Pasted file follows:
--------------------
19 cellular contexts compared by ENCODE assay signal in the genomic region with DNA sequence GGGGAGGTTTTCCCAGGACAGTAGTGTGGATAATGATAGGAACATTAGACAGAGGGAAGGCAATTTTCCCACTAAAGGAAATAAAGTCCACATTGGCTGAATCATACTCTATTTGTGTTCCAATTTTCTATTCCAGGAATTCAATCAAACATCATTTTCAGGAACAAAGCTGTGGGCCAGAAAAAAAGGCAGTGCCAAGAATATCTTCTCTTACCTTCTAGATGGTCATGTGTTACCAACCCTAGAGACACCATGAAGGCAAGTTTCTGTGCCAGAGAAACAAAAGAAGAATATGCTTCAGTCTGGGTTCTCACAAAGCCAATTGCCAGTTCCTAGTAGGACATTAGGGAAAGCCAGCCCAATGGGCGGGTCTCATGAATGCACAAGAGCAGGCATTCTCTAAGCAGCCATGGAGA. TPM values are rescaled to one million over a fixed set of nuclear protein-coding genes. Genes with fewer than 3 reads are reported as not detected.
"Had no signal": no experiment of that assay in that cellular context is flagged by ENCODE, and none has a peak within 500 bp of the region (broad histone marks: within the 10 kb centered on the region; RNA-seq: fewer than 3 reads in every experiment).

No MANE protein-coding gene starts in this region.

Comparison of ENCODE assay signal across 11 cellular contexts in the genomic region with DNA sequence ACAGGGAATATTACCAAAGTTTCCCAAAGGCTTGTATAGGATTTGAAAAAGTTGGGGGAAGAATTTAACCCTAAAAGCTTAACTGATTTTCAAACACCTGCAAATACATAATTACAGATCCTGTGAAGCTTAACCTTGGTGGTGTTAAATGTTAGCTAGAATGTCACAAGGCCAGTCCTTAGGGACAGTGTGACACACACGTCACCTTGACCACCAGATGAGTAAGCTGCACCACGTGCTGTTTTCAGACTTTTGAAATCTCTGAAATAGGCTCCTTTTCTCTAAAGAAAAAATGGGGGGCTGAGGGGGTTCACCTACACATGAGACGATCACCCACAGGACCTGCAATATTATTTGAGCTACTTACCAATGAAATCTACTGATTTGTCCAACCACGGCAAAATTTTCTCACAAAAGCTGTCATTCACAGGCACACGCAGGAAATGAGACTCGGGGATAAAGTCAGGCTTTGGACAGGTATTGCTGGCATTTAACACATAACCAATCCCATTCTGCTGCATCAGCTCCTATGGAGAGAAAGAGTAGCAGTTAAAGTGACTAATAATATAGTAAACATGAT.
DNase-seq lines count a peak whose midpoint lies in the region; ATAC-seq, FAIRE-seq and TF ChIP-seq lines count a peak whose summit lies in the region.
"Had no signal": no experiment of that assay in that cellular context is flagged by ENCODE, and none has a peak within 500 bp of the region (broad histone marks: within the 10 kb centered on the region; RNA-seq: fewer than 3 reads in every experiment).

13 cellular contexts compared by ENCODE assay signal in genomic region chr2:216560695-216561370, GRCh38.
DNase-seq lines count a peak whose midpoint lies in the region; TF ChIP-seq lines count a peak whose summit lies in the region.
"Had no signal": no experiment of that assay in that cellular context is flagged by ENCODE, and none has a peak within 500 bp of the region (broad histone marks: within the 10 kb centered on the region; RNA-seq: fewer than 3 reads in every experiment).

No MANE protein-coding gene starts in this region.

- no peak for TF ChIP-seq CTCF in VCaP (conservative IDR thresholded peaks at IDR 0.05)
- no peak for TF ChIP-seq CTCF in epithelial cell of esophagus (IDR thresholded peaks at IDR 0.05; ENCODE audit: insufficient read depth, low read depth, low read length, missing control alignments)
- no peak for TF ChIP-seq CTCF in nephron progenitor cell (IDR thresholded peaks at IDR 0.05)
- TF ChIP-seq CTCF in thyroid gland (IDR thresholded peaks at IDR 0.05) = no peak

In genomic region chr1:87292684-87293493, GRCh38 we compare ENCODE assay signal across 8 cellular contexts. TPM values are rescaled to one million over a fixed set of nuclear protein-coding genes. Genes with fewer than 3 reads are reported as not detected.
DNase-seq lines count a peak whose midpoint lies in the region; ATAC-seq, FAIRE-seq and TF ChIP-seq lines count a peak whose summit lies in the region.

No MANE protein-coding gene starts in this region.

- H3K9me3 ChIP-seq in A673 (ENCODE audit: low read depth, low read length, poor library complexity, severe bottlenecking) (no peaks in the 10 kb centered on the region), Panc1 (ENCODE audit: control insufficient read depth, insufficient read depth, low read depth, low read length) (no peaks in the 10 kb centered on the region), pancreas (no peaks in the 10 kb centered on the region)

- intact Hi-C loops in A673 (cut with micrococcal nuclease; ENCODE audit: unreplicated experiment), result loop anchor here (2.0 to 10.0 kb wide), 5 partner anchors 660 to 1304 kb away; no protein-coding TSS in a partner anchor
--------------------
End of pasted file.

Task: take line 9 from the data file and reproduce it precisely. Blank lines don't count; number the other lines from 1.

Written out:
"Had no signal": no experiment of that assay in that cellular context is flagged by ENCODE, and none has a peak within 500 bp of the region (broad histone marks: within the 10 kb centered on the region; RNA-seq: fewer than 3 reads in every experiment).